In the Spring of 2004, Bradley Whitford, an actor from the West Wing delivered a commencement address at the University of Wisconsin - Madison. The speech made the list of top 10 commencement speeches compiled by CNBC earlier this year - the lone representative from the entertainment industry amongst political and industrial luminaries such as Winston Churchill, JFK and Steve Jobs. I saved the link of the list- hoping to find time later in the year to track through each of them. I've read three so far, this being the funniest and most down to earth.
In retrospect though, his line: "Ominous threats seek to distract us from achieving our spectacular potential as individuals, as a nation and as a delicate, shrinking planet. We need you." seemed eerily prescient in the light of the asian tsunami. In May 2004, Mr Whitford - and countless others worrying about the delicate ecosystem - could not have forseen the devastation that the earth could muster up when roused.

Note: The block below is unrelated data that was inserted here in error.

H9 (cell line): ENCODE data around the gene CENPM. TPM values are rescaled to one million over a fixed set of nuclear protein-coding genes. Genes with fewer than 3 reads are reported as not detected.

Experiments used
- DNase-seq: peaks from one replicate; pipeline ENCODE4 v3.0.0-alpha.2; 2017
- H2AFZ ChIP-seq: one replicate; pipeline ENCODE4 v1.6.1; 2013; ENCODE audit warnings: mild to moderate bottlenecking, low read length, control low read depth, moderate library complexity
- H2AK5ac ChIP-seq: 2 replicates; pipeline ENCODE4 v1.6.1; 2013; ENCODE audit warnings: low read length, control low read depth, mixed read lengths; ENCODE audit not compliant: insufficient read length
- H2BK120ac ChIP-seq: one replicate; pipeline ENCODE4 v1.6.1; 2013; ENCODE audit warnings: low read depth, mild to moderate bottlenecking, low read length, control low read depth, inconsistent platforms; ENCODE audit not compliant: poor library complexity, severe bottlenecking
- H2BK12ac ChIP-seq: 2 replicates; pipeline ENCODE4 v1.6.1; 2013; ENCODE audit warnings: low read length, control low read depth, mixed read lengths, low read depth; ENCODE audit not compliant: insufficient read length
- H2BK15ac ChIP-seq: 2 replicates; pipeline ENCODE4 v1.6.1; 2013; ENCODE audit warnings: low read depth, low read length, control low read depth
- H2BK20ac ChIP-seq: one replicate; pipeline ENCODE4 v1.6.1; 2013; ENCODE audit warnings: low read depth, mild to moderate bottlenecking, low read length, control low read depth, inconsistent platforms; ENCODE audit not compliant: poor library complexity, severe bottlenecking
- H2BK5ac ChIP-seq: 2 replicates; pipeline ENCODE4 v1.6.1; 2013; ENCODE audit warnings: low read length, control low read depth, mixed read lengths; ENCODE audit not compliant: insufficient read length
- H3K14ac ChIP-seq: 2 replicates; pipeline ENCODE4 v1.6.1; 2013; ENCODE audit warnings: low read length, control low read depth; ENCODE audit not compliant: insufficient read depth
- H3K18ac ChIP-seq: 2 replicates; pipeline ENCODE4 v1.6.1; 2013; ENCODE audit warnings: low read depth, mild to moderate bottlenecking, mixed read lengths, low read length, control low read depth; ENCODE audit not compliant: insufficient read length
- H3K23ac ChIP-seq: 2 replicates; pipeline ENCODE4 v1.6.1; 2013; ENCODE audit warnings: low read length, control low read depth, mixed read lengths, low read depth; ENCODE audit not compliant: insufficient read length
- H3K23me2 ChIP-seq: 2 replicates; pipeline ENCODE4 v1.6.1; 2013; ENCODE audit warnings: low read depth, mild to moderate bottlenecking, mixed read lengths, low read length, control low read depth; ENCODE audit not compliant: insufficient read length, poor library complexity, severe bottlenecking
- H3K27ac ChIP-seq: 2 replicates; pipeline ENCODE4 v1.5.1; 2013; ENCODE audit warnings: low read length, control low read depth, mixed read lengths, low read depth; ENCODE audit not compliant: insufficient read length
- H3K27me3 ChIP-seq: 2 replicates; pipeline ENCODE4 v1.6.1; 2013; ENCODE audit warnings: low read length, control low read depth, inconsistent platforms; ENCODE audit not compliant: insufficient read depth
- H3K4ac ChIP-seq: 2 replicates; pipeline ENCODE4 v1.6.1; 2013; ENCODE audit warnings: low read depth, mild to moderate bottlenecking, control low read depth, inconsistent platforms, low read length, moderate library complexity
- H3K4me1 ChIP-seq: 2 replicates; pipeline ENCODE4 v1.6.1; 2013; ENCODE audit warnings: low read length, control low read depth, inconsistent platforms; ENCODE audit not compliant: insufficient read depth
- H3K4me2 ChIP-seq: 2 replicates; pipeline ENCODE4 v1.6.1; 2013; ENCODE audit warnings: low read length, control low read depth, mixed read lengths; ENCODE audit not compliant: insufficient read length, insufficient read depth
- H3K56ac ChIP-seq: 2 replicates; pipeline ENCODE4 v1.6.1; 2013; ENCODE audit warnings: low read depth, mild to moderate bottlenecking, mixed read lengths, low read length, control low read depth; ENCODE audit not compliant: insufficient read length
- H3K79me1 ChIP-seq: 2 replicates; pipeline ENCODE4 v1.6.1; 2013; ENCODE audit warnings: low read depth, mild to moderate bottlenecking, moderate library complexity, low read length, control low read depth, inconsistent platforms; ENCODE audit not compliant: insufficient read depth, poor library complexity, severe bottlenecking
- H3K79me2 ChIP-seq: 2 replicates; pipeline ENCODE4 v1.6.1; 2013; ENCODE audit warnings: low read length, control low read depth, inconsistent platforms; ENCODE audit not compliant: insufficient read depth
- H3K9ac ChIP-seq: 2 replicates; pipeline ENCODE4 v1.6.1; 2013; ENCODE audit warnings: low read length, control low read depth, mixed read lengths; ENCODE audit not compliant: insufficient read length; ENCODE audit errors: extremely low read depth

I've excerpted my favourite parts of the transcript below.
"Now, you may think that I am inappropriately taking this opportunity to attack the president on a meaningless issue because of my particular political persuasion -- and you would be correct. But I hereby challenge the leader of the free world to swear under oath that he wrote every word of the commencement address that he delivered. It is not gonna happen.
Yes, friends, take solace in the fact that if you had actually paid me anything to come here today, you would be about to get your money's worth. For better or for worse, this horribly disappointing choice of a commencement speaker had to write his own speech. "